Originally published in The Atlantic Cities on May 4, 2012.
Construction activity came to a near-halt after the housing bubble burst. The number of new residential units authorized in 2009, 2010, and 2011 was less than one-third of the level during the boom. In 2011, construction activity picked up slightly from 2009 and 2010, as the housing recovery began, with permits for new multifamily buildings leading the construction recovery. Multifamily construction has increased because rental demand rose during the recession as people chose not to – or were unable to – buy or keep their homes. Just this past year, rents rose 5.6 percent nationally according to the Trulia Rent Monitor, and that encourages builders to construct new multifamily buildings.
As always, housing is local. Construction is gearing up in some markets and remains dormant in others. These patterns are critical for understanding the future of cities, for two reasons.
First: construction activity is a bet on future growth. Developers will build only in areas where they expect housing demand in the future. Of course they can bet wrong, and that’s what happened during the housing bubble; construction in many metros far exceeded housing demand, and lots of newly built homes were (and still are) vacant. Still, construction is a clear signal of builder confidence in an area.
Second: construction shapes urban form. Housing units live a long time and are rarely destroyed, so new construction has a long-term impact on density and sprawl. The primary tool that officials have to affect density, sprawl and urban form is deciding what type of new construction, if any, to allow in different communities.
What do construction patterns say about the future of cities in America? This week the U.S. Census Bureau released data on construction permits issued by localities in 2011, including whether those permits were for single-family homes or units in multi-family buildings.
Metros with the Most Construction Permits
|Metro||Construction permits, 2011||Percent of permitted units in
multi-family buildings, 2011
|Houston, TX||31,271||27 percent|
|Dallas, TX||18,686||49 percent|
|Washington, DC||16,501||51 percent|
|New York, NY||13,973||91 percent|
|Austin, TX||10,239||39 percent|
|Los Angeles, CA||9,895||77 percent|
|Phoenix, AZ||9,081||20 percent|
|Seattle, WA||8,664||47 percent|
|Atlanta, GA||8,634||28 percent|
|San Antonio, TX||7,127||38 percent|
More permits were issued in the Houston metro area than in any other metro, by far. Four of the top ten metros were in Texas. But this list is dominated by large metro areas, and we’d expect bigger areas to have more construction activity. Looking instead at the number of permits issued per 1,000 existing housing units shows the impact of construction on metro areas relative to their size. Here are the top and bottom ten metro areas by construction activity, among the largest 100 metro areas:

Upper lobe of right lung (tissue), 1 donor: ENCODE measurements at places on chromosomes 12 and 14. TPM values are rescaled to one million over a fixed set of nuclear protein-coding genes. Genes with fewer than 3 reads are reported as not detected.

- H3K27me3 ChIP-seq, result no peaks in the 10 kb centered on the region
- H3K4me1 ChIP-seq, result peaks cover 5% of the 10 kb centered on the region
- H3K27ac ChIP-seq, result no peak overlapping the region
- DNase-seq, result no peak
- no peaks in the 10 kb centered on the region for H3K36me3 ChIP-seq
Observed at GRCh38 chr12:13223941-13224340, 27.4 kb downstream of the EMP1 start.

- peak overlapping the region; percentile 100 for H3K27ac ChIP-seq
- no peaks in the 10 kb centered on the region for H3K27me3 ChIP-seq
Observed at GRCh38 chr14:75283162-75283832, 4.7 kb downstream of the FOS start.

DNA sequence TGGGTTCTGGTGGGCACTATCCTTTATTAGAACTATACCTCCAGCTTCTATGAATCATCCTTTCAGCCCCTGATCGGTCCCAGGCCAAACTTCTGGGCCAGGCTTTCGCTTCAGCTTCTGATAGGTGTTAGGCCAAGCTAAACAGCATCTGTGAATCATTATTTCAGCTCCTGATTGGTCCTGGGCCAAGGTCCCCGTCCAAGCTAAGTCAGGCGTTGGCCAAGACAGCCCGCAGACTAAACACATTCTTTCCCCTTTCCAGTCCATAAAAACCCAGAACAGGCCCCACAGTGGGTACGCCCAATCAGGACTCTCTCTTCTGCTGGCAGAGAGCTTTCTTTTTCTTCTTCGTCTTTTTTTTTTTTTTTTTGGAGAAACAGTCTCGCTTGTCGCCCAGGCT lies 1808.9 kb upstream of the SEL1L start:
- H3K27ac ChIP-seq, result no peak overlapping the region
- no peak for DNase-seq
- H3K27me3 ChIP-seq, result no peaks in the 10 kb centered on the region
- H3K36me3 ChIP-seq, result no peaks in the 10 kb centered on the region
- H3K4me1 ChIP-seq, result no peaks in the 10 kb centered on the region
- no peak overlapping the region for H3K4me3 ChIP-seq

Most Construction Activity
|Metro||Construction permits per 1000
housing units, 2011
|El Paso, TX||15.36|
|Little Rock, AR||10.53|
|Baton Rouge, LA||9.51|
Least Construction Activity
|Metro||Construction permits per 1000
housing units, 2011
|Long Island, NY||1.65|
|New Haven, CT||1.90|
|Ventura County, CA||2.02|
The rate of construction is highest in metros within Texas and the Carolinas and lowest in the Northeast and Midwest. The map shows the pattern across America. The rate of construction is higher across the Texas, the mid-South and Mountain states, but lower in New England, the Great Lakes, South Florida and most of coastal California.
Two factors stand out to explain which areas have the most construction. The first is long-term employment growth, which is the best guide to future housing demand. The second is smaller recent price declines: metros where prices fell less during the bust had less overbuilding and are therefore ready to absorb new housing. Among the ten metros with the highest rate of construction, all had above-average job growth over the past ten years, and none had experienced the huge home price declines that the hardest-hit areas did during the crash. Builders and developers are betting on metros with solid histories of job growth that escaped the worst of the housing crisis.
What does construction activity mean for urban form? The mix of single-family versus multi-family permits is a strong guide. Multifamily construction is higher density than single-family construction, and single-family construction is more sprawling. For the U.S. overall, one-third of the construction permits in 2011 were for multi-family units. But the multi-family share ranged widely among the largest metros, from 91 percent of permits issues in the New York metro and 86 percent in San Francisco all the way down to 2 percent in Dayton, OH, and 3 percent in Palm Bay-Melbourne-Titusville, FL. In Houston, where more permits were issued in 2011 than anywhere else, just 27 percent were for multi-family units. But not all of Texas is sprawling: in Dallas, 49 percent of permits were in multi-family units, well above the national average. In Los Angeles – which used to be the poster-child for sprawl – 77 percent of new permits were for multifamily units. Among the top permit-issuing places, Phoenix has the lowest share of multi-family permits at 20 percent, along with Houston (27 percent) and Atlanta (28 percent).
The future of sprawl, therefore, is not California. Houston, Phoenix, and Atlanta are America’s current capitals of low-density construction. Builders are betting on future growth in the South, in Texas, and in the Southwest, and they’re building single-family homes to meet that demand.